AUTHORS' CONCLUSIONS: There was some evidence that cold-water immersion reduces delayed onset muscle soreness after exercise compared with passive interventions involving rest or no intervention. There was insufficient evidence to conclude on other outcomes or for other comparisons. The majority of trials did not undertake active surveillance of pre-defined adverse events. High quality, well reported research in this area is required.


 

 

This is the abstract of a cochrane review published in the cochrane database of systematic reviews (cdsr) 2012, issue 2, DOI: 10.1002/14651858.CD008262.pub2. (http://onlinelibrary.wiley.com/doi/10.1002/14651858.CD008262.pub2/abstract). For full citation and authors' details see reference 1.

The full text is freely available from: http://www.cochranejournalclub.com/cryotherapy-preventing-treating-muscle-soreness-exercise/pdf/CD008262.pdf

 

REFERENCE

1. Bleakley C, McDonough S, Gardner E, et al. Cold-water immersion (cryotherapy) for preventing and treating muscle soreness after exercise. Cochrane Database Syst Rev. 2012;(2):CD008262.         [ Links ]

 

COMMENTS

Application of ice after physical activity, to prevent and treat muscle soreness, is a common practice among sports players and physiotherapists. the objective of this study was to determine the effects of cold-water immersion (cryotherapy) for preventing and treating muscle soreness after exercise, using a systematic review of the literature. It also sought to determine the efficacy of cryotherapy in comparison with placebo, in relation to warm-water immersion and contrast (immersion in cold water followed by immersion in warm water). Articles that compared cold water immersion with pharmacological interventions were excluded. seventeen randomized controlled studies were included in this review, with a total of 366 patients, most of them men. the authors concluded that there was some evidence in favor of cold-water immersion for preventing and treating muscle soreness after exercise. on the other hand, despite the significant results in comparison with placebo, there was no evidence that cryotherapy had better results than from warm-water therapy or contrast. Likewise, it was not possible to determine which method would be the ideal (water temperature, duration of immersion or number of repetitions). No reports of adverse effects following cryotherapy were found.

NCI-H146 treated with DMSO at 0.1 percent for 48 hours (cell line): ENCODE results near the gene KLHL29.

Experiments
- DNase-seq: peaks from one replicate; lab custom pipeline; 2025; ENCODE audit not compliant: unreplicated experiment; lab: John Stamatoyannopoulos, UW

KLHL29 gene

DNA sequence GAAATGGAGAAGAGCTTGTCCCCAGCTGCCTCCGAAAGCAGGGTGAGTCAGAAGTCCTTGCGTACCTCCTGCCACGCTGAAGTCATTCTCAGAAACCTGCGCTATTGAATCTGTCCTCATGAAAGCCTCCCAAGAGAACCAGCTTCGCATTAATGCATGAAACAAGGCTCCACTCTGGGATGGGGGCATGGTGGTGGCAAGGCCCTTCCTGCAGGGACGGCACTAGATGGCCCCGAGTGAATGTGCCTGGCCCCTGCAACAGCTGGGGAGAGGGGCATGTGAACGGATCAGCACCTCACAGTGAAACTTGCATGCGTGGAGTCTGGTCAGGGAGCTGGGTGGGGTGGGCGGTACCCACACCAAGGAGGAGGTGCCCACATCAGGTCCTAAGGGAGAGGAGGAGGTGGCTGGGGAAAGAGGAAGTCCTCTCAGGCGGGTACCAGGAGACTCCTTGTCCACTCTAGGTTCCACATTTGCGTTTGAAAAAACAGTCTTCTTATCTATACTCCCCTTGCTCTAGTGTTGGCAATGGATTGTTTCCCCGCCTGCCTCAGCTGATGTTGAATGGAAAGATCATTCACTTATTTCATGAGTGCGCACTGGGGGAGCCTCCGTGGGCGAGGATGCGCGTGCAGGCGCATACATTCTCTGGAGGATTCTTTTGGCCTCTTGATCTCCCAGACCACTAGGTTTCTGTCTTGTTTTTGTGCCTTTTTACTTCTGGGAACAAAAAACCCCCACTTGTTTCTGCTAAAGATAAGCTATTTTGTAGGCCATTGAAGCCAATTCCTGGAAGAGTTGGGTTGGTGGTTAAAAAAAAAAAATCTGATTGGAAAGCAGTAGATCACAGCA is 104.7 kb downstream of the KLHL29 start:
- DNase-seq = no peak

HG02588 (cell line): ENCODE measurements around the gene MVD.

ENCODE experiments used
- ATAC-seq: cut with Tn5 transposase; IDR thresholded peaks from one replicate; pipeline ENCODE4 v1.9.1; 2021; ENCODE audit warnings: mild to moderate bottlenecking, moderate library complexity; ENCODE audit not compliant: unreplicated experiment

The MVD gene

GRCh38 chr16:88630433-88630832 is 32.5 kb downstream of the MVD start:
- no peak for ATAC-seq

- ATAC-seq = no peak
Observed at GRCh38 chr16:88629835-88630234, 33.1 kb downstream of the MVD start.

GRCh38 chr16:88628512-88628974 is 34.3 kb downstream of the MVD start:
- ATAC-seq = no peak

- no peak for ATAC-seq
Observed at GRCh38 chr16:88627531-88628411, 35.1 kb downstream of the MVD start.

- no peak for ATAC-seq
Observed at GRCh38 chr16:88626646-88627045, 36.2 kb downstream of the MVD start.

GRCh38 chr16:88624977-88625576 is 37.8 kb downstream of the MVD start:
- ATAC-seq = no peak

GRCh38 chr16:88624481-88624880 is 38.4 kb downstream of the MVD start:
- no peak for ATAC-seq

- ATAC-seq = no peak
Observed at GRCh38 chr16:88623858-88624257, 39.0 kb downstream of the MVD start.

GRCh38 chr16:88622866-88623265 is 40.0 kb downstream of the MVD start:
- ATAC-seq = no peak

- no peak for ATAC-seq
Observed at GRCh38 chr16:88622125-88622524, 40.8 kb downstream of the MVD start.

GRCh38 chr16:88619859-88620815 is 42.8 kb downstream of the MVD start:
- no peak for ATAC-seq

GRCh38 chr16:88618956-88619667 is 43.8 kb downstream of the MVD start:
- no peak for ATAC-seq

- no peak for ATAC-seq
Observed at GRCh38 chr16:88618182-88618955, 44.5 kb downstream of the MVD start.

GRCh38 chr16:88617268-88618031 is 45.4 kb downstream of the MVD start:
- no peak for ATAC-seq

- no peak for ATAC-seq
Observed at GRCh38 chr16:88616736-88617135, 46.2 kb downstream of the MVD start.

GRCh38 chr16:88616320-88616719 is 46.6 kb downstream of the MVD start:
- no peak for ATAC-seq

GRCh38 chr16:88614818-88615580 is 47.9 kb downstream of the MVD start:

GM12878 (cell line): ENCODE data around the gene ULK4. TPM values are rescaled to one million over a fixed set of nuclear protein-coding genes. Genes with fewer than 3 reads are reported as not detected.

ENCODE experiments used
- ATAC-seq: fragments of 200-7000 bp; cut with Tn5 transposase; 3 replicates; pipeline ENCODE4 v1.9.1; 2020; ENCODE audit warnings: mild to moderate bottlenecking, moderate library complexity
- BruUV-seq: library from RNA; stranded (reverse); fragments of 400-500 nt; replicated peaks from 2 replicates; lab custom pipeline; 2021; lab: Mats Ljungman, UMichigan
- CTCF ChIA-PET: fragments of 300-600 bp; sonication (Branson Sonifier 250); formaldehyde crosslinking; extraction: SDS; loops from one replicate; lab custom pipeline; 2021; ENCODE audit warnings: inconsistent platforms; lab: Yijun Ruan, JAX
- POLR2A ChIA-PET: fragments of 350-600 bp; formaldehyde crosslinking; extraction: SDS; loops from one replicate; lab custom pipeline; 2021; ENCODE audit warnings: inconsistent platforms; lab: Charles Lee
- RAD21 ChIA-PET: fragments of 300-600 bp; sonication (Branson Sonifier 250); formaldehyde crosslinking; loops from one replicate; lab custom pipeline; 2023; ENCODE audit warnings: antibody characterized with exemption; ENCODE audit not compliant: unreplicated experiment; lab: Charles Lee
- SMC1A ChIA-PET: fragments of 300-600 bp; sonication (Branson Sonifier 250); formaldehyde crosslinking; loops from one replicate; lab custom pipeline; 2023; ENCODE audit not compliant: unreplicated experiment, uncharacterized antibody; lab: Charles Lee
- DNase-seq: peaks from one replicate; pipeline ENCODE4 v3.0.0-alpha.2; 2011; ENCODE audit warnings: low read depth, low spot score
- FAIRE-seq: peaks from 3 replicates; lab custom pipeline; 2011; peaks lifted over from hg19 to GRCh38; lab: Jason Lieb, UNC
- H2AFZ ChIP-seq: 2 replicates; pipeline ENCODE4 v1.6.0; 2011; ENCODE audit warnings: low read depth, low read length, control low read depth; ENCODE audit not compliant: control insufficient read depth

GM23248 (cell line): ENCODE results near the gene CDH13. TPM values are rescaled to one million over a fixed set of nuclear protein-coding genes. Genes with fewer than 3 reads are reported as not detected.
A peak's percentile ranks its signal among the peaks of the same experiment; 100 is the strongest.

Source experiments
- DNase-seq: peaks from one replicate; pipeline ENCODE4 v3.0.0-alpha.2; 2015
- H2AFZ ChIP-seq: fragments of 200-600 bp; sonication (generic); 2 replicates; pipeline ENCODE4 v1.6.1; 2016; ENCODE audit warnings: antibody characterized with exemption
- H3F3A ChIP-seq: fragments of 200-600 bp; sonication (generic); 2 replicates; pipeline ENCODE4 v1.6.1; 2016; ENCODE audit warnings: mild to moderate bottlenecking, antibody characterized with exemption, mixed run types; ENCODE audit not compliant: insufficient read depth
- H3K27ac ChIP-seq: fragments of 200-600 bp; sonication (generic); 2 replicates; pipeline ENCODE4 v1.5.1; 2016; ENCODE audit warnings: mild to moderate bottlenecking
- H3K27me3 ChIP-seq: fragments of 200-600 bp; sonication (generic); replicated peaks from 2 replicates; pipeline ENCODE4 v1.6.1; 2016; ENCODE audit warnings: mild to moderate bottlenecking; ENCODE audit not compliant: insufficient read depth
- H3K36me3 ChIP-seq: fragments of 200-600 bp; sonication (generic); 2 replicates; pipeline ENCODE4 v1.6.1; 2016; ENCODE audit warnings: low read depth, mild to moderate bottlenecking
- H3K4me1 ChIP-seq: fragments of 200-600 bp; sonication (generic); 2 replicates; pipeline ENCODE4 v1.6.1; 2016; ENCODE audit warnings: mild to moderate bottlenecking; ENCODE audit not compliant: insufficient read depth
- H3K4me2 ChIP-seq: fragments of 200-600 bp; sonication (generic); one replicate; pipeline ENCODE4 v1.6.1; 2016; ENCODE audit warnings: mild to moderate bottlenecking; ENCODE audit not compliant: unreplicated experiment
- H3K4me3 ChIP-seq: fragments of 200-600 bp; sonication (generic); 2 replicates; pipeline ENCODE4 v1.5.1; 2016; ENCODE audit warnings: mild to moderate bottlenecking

Although cryotherapy is widely used in brazil, and some published papers have shown favorable results, there is still a lack of detailed studies with a high level of evidence for determining the efficacy and best method of cold-water immersion, both for preventing and for treating muscle soreness after exercise.

Marco Túlio Costa. Md, Msc. Attending Physician in the Foot and Ankle Group, Santa Casa de Misericórdia de São Paulo.

 

 

The independent commentary was written by Marco Túlio Costa